Kevin: Joseph the Hesycast.
Dr. Markides: Yes, and Elder Sophrony, who set up the monastery in England, in Essex. So with the books that are coming out, we have at our disposal an incredible world to start with.
Kevin: It is interesting. My view is a little bit different, and maybe you could comment on this. I have been to Athos twice, and I was actually struck by the fact that these spiritual athletes that are there, at the end of the day, they do practice the same Orthodox Christianity that we do in the parishes.
Dr. Markides: Exactly, yes.
Kevin: It is not as if they are on a different planet or they are different beings.
Dr. Markides: Right, and what is interesting is that regardless of one’s education, they all do the same kind of practices. So that was very impressive. What they are doing, really, is they are working on their own egotism and they are getting whatever manna is needed for them, for their own spiritual development.
Kevin: One of the great moments in The Mountain of Silence comes fairly early when Father Maximos says, through your writings, that the entire methodology, as you mentioned, of the authentic Christian mystical tradition, as articulated by the saints, is to reach that stage where we become conscious of the reality of God within ourselves. Until we reach that point, we simply remain stranded within the domain of ideas, and not within the essence of Christian spirituality, which is the direct communion with God.
To me that just gave me such encouragement and inspiration to proceed on my journey. I just loved that part. And frankly, that is why I think that book is a bona fide spiritual classic that will only grow in importance in the years ahead.
You struggle in The Mountain of Silence and in The Gifts of the Desert with the idea of a conventional belief in hell and damnation. Why?
Dr. Markides: Number one, I find the notion of eternal damnation somehow overdone amongst Christian circles. I wrote extensively about these both in The Mountain of Silence and in The Gifts of the Desert, so I do not need to repeat what I have already written there.
But I find that in an ultimate way, whatever hells are out there are really hells that we ourselves enter into. We have our own subjectivity. In other words, we can be in hell or in paradise right at this very moment in this life. And I do not think there is an objective hell that God created to send people who sin there. Hell is the absence of God and the absence of love, and the more estranged we are from God and from love, the greater the experience of hell. I can understand hell as a subjective state of experience that leads us to being alienated from our divine connection.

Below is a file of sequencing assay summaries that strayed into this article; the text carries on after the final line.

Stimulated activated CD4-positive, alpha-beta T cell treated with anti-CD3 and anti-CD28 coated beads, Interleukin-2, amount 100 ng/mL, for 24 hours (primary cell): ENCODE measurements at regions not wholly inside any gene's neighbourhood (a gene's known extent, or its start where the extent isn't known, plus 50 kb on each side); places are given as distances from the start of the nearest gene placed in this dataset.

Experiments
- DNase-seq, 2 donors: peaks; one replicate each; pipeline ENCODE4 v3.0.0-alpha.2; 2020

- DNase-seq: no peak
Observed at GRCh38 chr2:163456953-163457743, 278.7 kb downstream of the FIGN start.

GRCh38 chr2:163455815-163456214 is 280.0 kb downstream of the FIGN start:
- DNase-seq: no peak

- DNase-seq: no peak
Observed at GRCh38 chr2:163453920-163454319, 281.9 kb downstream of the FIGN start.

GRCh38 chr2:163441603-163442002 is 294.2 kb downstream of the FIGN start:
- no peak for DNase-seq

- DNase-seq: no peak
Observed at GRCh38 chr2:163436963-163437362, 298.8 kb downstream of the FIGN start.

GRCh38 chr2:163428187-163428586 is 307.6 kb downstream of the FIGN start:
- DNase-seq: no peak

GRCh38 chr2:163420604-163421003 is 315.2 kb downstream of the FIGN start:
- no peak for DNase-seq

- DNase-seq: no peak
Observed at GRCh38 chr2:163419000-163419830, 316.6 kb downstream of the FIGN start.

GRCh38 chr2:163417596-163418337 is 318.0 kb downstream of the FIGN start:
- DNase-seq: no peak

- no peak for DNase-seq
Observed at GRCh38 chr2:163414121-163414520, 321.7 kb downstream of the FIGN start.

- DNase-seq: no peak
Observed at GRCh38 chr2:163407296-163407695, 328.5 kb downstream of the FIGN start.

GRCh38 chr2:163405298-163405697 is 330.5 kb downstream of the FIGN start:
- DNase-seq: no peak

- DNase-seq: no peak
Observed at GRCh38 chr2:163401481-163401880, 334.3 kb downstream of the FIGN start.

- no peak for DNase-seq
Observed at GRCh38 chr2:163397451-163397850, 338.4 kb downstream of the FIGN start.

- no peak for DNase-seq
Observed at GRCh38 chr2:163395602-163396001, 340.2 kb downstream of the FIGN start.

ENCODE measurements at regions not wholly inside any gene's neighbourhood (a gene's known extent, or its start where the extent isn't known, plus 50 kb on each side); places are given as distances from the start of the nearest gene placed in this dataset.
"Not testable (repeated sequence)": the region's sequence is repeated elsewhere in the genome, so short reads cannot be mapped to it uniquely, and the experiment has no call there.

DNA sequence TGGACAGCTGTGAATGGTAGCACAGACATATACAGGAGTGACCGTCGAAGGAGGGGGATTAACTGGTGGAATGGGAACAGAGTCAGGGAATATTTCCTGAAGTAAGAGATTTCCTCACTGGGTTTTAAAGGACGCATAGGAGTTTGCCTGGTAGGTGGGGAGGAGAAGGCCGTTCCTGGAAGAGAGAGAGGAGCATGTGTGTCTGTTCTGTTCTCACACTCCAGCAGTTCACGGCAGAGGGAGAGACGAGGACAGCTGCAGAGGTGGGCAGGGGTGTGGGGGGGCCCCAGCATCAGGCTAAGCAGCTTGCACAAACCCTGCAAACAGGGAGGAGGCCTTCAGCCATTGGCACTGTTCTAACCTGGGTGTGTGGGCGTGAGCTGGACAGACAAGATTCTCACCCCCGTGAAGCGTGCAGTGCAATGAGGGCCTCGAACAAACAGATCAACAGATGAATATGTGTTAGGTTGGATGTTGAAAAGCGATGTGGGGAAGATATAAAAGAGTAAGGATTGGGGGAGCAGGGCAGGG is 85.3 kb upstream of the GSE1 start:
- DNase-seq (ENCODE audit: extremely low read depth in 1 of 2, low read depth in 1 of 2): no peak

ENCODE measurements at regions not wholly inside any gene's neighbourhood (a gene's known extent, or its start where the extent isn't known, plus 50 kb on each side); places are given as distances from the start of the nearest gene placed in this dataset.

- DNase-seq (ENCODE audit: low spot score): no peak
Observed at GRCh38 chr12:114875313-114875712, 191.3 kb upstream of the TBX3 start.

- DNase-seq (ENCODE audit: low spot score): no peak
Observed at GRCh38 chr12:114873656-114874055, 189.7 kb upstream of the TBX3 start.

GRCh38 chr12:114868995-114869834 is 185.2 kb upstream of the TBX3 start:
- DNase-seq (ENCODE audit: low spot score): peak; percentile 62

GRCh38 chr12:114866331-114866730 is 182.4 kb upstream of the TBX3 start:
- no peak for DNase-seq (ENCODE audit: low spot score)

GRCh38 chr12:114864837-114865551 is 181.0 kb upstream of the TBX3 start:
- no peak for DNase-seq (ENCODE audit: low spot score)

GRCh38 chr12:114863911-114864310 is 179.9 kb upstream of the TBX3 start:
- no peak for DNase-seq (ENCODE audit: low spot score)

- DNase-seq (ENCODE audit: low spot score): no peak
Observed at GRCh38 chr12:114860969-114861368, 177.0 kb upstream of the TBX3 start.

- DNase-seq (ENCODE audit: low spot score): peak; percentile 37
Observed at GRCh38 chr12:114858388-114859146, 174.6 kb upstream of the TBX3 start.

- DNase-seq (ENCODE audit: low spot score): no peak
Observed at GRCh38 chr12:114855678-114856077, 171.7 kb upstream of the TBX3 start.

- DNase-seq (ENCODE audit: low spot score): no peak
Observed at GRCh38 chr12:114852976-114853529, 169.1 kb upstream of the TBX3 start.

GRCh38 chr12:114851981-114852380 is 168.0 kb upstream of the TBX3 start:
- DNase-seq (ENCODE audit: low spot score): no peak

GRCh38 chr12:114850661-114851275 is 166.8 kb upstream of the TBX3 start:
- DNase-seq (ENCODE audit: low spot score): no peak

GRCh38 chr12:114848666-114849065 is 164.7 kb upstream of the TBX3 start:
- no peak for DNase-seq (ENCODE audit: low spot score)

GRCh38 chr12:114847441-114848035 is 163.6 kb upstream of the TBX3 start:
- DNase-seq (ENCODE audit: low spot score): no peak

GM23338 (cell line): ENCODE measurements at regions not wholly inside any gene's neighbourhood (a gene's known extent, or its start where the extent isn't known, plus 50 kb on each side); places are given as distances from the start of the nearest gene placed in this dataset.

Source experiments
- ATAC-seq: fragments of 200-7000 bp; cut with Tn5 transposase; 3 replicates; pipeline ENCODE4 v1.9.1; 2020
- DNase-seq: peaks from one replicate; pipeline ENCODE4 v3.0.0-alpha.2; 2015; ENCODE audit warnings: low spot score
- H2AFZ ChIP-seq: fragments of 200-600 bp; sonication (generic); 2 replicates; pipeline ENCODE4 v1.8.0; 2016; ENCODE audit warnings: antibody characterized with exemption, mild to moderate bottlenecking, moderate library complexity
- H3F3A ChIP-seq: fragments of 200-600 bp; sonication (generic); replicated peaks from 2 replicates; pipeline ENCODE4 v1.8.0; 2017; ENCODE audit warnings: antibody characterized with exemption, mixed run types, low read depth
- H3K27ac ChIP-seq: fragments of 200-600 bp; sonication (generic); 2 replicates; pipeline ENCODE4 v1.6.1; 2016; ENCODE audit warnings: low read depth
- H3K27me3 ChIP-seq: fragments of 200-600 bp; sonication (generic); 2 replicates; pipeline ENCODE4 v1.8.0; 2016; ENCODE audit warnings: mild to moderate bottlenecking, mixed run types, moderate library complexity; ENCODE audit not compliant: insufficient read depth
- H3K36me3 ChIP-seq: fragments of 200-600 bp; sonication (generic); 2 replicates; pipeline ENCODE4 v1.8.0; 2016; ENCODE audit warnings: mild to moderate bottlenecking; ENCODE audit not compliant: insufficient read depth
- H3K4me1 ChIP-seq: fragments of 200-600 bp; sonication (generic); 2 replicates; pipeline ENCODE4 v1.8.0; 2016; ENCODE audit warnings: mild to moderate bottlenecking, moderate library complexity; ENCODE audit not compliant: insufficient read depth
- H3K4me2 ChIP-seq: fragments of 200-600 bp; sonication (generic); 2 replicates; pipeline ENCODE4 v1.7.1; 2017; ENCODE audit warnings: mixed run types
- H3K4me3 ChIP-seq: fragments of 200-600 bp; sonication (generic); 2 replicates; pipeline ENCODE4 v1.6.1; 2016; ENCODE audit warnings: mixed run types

That is hell. We see it all over the place. All we need to do to see that there are hells around is just to read the news. So I believe that the absolute love of God presupposes an ultimate restoration of human beings, assuming that they undergo deep metanoia and repentance. It is not something that is going to happen automatically somehow. Our own will has to be engaged to escape our own hell. Even though this is not mainstream, nevertheless, I take comfort from the fact that I think great spiritual teachers of Christianity, like St. Gregory of Nyssa, taught something like this, even though it has not become part of the external, official doctrine.
Kevin: Yes, I am glad you point that out. In fact, is it not the case that the church has actually rejected Universalism, certainly the kind that was forwarded by Origen. He was anathematized, I think, fifteen times at The Fifth Council.
Dr. Markides: 300 years after he died.
Kevin: That leads to an interesting question, and let me pose it. Is our tradition, is the patristic tradition, supposed to form us? Or are we free to search out heterodox opinions within it, and sort of craft our own theologies—which is essentially reforming the tradition—so that they may be more appealing to ourselves or fit our current level of understanding?
Dr. Markides: Well, that is very risky and tricky. I would say that I do not have any of the answers, to tell you the truth. These are deep theological questions that I am still struggling with. I do believe, however, that we need to be open to growth within the tradition itself, that it is not something that is frozen.
We need, for example, to come to terms with the Enlightenment, and not see science as an enemy of spirituality. A lot of Christians today consider science as the enemy, and many scientists consider religion as the enemy. I do believe that science is the way to study the physical universe, and, as Father Maximos himself would say several times, the Bible is not a geology book, but rather a wisdom for reaching God. Therefore, when Christians come and say, for example, that the world was created six thousand years ago because that is what it says in the Bible, well that can only undermine religion.
Kevin: Yes, I would completely agree with that, and I do not sense—please correct me if I am wrong—that our tradition poses a conflict between spirituality and science, maybe the way that some of the Western Christian faith traditions do.
Dr. Markides: Thank God for it.
Kevin: I agree, and thank God for it. As I look at the impact that your work has had on me, I find that there are two temptations, or struggles, that I deal with when I am reading at least your last two books. Let me ask you about them. The first one is that it tends to put a higher value on the monastic life, as the spiritual athlete, and its rigors, versus the life of the lay person. Please follow up on that for me.
Dr. Markides: If I gave that impression, it is because I had been spending time with monks and hermits. But as Father Maximos would repeatedly say, these teachings are not for just monks, but people who live in the world. I think it was Elder Ephraim or Paisios, I believe, who said that the modern city is a great place to do spiritual work, because of all of the temptation.
Therefore, it is through these temptations and resisting to the temptations that we develop spiritually. To be in a monastery is something that I think is a result of an inner calling, and we obviously cannot all become monks and nuns. I cannot be a monk or a nun. I think it is a special kind—in the same way that not everybody is called to be a nuclear scientist. We can benefit, however, from the insight and the homilies and the writings of these people. But it is a mistake to assume that we can only find God on Mount Athos or in a monastery. You can find God everywhere.